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Let $R$, $S$ be rings with identity. A map $f: R \times R \to S$ is said to be an a $R_S$-Pascal map if, for all $r_1, r_2 \in R$, the following relations are satisfied : $$\begin{align*} f(r_1-1_G, &r_2-1_R)+f(r_1-1_R,r_2)=f(r_1,r_2) \\ &f(r_1,r_2) = f(r_1,r_1-r_2). \end{align*}$$

Example of Pascal maps include the trivial $R_S$-Pascal map $f(r_1,r_2) = 0_R$ for all $r_1,r_2 \in R$, the $\mathbb{Z}_\mathbb{Z}$-Pascal map defined by $$f(n,k)= \binom{n}{k},$$ for $0 \leq k \leq n$ and $0$ otherwise, and the $\mathbb{Z}_\mathbb{Z}$-Pascal map defined by $$f(n,k)= \binom{n}{k}_S,$$ for $0 \leq k \leq n$ and $0$ otherwise, where $\displaystyle \binom{n}{k}_S = \frac{n!_S}{k!_S(n-k)!_S}$ is the Bhargava binomial coefficient over a set $S$. (Note that $1_R$ is not an $R_G$-Pascal map unless the ring $R$ has characteristic 1).

Let $\mathrm{Bin}_R(S)$ denote the collection of all $R_S$-Pascal maps; then $\mathrm{Bin}_R(S)$ is an abelian subgroup of $R$ under $+$ and $\mathrm{Bin}_R(S)$ is an $S$-module under multiplication in $R$.

Let $f: R \times R \to S$ be an $R_S$-Pascal map, and let $S$ be a ring with domain of commutative operators $\Sigma$. A map $B_{n}: \mathrm{Bin}_G(S) \times \Sigma^2 \to S$ is said to be an $f$-Binomial map if it satisfies the equation $$B_n(f)(\alpha, \beta) = \sum_{k = 0}^nf(n\cdot 1_R,k \cdot 1_R)\alpha^{k}\beta^{n-k}$$ for fixed $n \in \mathbb{N}$.

If $T$ denotes the collection of all $f$-Binomial maps, then $(T,+)$ is an abelian group under addition in $S$.

$\textbf{Question:}$ When does $B_n(f)$ admit a closed form or at least admit a type of recursion? If so, what algebraic structure does $T$ admit?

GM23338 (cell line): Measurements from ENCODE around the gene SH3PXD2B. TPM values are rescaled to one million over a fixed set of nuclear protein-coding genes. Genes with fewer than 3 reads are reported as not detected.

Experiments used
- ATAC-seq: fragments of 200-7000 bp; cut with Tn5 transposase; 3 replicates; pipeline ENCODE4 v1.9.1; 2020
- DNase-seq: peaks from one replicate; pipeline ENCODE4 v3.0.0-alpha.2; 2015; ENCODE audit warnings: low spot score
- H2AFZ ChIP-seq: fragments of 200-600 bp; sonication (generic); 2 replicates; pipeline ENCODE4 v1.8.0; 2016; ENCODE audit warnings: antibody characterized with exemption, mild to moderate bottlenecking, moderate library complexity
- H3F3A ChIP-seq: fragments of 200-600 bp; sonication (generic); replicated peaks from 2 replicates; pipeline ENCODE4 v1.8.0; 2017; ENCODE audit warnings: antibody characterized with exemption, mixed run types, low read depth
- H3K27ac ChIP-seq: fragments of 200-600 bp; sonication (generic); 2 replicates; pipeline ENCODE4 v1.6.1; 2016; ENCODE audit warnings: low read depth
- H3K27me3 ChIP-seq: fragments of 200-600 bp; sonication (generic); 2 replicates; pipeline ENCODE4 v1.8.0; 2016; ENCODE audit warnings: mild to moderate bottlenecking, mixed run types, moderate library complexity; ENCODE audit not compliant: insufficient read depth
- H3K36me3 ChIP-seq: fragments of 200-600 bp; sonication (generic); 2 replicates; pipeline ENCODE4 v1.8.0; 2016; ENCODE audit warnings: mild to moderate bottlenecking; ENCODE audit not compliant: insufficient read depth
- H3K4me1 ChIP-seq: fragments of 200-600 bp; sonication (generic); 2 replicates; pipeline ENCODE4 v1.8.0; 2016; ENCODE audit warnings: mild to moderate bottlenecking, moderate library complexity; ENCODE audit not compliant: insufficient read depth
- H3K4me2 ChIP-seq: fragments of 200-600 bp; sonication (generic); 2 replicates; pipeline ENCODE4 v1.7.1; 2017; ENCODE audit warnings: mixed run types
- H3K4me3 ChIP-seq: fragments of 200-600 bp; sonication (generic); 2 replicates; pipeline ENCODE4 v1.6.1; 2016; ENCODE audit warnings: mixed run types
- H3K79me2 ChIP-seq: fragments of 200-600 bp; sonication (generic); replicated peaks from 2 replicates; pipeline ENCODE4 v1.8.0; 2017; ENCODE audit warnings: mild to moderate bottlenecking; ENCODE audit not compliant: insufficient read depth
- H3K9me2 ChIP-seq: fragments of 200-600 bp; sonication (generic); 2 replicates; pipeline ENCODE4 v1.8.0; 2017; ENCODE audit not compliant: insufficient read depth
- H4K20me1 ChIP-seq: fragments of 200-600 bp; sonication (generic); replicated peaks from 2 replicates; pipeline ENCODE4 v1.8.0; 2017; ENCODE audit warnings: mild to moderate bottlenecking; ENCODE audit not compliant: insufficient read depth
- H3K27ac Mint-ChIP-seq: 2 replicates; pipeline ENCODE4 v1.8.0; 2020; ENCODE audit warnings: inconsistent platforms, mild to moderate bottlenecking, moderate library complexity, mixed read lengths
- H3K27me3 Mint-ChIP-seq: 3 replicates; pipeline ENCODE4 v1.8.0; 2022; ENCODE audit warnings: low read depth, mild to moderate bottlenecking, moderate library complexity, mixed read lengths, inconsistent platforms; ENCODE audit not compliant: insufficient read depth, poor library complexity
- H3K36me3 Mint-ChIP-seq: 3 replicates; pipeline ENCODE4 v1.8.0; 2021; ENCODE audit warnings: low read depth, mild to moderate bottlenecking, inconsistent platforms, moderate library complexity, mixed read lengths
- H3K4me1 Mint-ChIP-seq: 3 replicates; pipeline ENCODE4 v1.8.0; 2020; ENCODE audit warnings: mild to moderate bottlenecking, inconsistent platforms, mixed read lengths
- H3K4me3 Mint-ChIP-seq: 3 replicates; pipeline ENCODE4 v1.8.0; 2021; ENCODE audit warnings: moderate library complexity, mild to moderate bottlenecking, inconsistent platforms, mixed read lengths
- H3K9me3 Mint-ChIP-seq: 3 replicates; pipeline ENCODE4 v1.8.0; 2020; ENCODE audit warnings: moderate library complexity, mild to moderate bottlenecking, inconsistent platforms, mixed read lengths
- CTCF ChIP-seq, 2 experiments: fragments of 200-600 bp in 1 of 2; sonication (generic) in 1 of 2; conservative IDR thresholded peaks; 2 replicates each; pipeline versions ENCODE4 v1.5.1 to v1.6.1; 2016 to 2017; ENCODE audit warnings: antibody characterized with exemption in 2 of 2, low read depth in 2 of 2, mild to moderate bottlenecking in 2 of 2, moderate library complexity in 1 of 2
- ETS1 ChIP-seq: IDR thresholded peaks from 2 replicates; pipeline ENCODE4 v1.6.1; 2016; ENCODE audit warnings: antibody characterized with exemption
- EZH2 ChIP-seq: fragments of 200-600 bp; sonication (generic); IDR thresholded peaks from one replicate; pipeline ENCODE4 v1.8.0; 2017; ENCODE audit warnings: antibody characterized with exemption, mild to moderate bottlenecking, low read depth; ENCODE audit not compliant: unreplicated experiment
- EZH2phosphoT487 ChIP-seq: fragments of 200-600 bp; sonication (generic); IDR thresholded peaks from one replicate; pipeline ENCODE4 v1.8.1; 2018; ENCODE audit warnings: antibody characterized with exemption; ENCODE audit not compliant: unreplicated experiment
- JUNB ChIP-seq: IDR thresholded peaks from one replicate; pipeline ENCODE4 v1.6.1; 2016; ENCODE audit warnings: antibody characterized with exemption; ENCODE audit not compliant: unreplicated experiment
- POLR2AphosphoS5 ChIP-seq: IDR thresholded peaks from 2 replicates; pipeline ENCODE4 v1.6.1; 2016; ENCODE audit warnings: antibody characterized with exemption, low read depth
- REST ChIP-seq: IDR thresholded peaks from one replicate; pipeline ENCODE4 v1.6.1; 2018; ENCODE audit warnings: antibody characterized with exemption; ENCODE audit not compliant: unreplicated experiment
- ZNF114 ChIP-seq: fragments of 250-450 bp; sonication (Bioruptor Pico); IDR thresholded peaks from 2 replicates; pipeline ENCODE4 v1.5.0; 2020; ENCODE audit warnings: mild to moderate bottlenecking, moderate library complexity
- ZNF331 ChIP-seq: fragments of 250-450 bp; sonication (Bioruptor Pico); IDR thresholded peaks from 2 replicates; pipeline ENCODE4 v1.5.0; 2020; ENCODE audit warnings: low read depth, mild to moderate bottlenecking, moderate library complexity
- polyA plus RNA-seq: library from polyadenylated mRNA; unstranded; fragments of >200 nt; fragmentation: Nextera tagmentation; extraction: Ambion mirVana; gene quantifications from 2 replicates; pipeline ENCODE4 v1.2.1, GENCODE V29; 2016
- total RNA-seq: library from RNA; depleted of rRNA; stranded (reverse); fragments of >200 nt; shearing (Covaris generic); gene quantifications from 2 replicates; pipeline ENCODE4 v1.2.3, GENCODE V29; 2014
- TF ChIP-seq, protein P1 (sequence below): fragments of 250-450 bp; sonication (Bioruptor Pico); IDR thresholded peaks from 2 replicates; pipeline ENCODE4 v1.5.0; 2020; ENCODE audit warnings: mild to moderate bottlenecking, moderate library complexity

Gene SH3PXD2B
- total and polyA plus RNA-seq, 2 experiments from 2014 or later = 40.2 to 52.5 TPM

$\textbf{Motivation:}$ I came across these maps after attempting to answer the questions on the properties of the Bhargava factorial, including when there exists a Stirling asymptotic formula for the factorial and the question of the existence of some function of bounded variation over $(0, \infty)$ whose partial moments generate the Bhargava factorial; answers to these question may lead to a generalization of a Riemann zeta-function using the Bhargava factorial via an integral representation. $R$-Pascal maps came up when it came to attempting to "regulate" the Bhargava factorial by determining when its binomial coefficient counterpart satisfies the Pascal identity under ordinary integer addition, and when some "special" addition needs to be realized for Pascal's identity to be satisfied.

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    $\begingroup$ What is a multiplicative identity in an additive group? $\endgroup$ – darij grinberg Mar 1 at 2:38
  • $\begingroup$ And is $1_R := 1_G$ ? $\endgroup$ – darij grinberg Mar 1 at 2:38
  • $\begingroup$ How is the norm on $P$ defined in general? $\endgroup$ – darij grinberg Mar 1 at 2:39
  • $\begingroup$ How is $\Sigma$ defined? $\endgroup$ – darij grinberg Mar 1 at 2:40
  • $\begingroup$ The way I understand you, the Pascal recurrence (+ induction on $a$) forces your Pascal map $f$ to satisfy $f\left(a, b\right) = \sum\limits_{i=0}^a \dbinom{a}{i} f\left(0, b-i\right)$ for all $a, b \in \mathbb{N}$ (where we understand any integer $m$ inside an argument of $f$ to mean the corresponding element $m \cdot 1_G$ of $G$). The symmetry axiom should restrict it even further. But you cannot mean the two axioms as you stated them. They would not even hold for $\dbinom{n}{k}$ (just set $g_1 = g_2 = 0$ in the recurrence axiom: it would yield $1 = 0 + 0$). $\endgroup$ – darij grinberg Mar 1 at 2:44

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